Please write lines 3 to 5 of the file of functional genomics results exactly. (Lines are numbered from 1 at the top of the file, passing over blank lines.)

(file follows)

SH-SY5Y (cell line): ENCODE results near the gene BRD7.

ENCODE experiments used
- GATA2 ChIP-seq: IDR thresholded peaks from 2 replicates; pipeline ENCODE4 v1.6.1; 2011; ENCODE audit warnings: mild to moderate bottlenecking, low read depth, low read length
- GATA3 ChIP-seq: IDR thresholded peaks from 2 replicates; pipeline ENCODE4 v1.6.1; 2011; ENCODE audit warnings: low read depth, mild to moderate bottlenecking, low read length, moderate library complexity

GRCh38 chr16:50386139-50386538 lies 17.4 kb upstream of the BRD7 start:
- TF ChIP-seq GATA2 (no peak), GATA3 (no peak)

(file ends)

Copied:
- GATA2 ChIP-seq: IDR thresholded peaks from 2 replicates; pipeline ENCODE4 v1.6.1; 2011; ENCODE audit warnings: mild to moderate bottlenecking, low read depth, low read length
- GATA3 ChIP-seq: IDR thresholded peaks from 2 replicates; pipeline ENCODE4 v1.6.1; 2011; ENCODE audit warnings: low read depth, mild to moderate bottlenecking, low read length, moderate library complexity

GRCh38 chr16:50386139-50386538 lies 17.4 kb upstream of the BRD7 start: